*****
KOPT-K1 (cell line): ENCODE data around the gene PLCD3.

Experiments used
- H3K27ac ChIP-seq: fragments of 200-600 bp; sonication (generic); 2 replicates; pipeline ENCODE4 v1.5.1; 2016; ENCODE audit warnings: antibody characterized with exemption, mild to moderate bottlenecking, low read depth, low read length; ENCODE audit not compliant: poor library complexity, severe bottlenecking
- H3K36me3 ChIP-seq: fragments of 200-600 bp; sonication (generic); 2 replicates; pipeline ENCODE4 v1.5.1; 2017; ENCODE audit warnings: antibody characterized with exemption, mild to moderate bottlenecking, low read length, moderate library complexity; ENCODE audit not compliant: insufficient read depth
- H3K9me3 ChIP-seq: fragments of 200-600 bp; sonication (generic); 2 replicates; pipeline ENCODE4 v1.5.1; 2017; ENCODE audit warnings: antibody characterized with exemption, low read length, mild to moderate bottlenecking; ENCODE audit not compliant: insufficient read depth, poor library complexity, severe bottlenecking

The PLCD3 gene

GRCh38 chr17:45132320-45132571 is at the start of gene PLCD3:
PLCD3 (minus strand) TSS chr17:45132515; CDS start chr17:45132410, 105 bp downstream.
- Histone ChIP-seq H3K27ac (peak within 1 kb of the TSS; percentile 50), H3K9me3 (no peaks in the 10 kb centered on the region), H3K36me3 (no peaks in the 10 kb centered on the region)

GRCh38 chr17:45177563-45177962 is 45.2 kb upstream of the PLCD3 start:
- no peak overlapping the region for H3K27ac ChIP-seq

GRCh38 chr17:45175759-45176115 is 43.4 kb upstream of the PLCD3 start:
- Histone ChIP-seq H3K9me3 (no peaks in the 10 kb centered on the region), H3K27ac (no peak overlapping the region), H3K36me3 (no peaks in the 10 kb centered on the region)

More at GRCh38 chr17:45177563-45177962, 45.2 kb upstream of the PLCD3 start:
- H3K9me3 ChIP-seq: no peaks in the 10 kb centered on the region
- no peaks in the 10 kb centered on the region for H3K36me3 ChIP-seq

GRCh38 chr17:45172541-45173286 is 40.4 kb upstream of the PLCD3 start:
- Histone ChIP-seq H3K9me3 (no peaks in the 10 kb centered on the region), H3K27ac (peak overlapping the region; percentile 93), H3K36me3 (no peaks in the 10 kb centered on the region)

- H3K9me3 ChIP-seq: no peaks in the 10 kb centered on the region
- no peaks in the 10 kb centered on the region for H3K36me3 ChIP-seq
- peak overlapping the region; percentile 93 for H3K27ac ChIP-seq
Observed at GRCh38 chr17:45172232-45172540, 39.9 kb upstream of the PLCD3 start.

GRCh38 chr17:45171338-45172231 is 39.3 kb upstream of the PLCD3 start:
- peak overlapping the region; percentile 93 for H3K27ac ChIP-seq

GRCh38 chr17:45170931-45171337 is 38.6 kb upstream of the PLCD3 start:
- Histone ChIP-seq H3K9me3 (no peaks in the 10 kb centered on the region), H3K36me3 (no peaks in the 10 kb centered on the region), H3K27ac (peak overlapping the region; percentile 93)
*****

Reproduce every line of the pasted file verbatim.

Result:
KOPT-K1 (cell line): ENCODE data around the gene PLCD3.

Experiments used
- H3K27ac ChIP-seq: fragments of 200-600 bp; sonication (generic); 2 replicates; pipeline ENCODE4 v1.5.1; 2016; ENCODE audit warnings: antibody characterized with exemption, mild to moderate bottlenecking, low read depth, low read length; ENCODE audit not compliant: poor library complexity, severe bottlenecking
- H3K36me3 ChIP-seq: fragments of 200-600 bp; sonication (generic); 2 replicates; pipeline ENCODE4 v1.5.1; 2017; ENCODE audit warnings: antibody characterized with exemption, mild to moderate bottlenecking, low read length, moderate library complexity; ENCODE audit not compliant: insufficient read depth
- H3K9me3 ChIP-seq: fragments of 200-600 bp; sonication (generic); 2 replicates; pipeline ENCODE4 v1.5.1; 2017; ENCODE audit warnings: antibody characterized with exemption, low read length, mild to moderate bottlenecking; ENCODE audit not compliant: insufficient read depth, poor library complexity, severe bottlenecking

The PLCD3 gene

GRCh38 chr17:45132320-45132571 is at the start of gene PLCD3:
PLCD3 (minus strand) TSS chr17:45132515; CDS start chr17:45132410, 105 bp downstream.
- Histone ChIP-seq H3K27ac (peak within 1 kb of the TSS; percentile 50), H3K9me3 (no peaks in the 10 kb centered on the region), H3K36me3 (no peaks in the 10 kb centered on the region)

GRCh38 chr17:45177563-45177962 is 45.2 kb upstream of the PLCD3 start:
- no peak overlapping the region for H3K27ac ChIP-seq

GRCh38 chr17:45175759-45176115 is 43.4 kb upstream of the PLCD3 start:
- Histone ChIP-seq H3K9me3 (no peaks in the 10 kb centered on the region), H3K27ac (no peak overlapping the region), H3K36me3 (no peaks in the 10 kb centered on the region)

More at GRCh38 chr17:45177563-45177962, 45.2 kb upstream of the PLCD3 start:
- H3K9me3 ChIP-seq: no peaks in the 10 kb centered on the region
- no peaks in the 10 kb centered on the region for H3K36me3 ChIP-seq

GRCh38 chr17:45172541-45173286 is 40.4 kb upstream of the PLCD3 start:
- Histone ChIP-seq H3K9me3 (no peaks in the 10 kb centered on the region), H3K27ac (peak overlapping the region; percentile 93), H3K36me3 (no peaks in the 10 kb centered on the region)

- H3K9me3 ChIP-seq: no peaks in the 10 kb centered on the region
- no peaks in the 10 kb centered on the region for H3K36me3 ChIP-seq
- peak overlapping the region; percentile 93 for H3K27ac ChIP-seq
Observed at GRCh38 chr17:45172232-45172540, 39.9 kb upstream of the PLCD3 start.

GRCh38 chr17:45171338-45172231 is 39.3 kb upstream of the PLCD3 start:
- peak overlapping the region; percentile 93 for H3K27ac ChIP-seq

GRCh38 chr17:45170931-45171337 is 38.6 kb upstream of the PLCD3 start:
- Histone ChIP-seq H3K9me3 (no peaks in the 10 kb centered on the region), H3K36me3 (no peaks in the 10 kb centered on the region), H3K27ac (peak overlapping the region; percentile 93)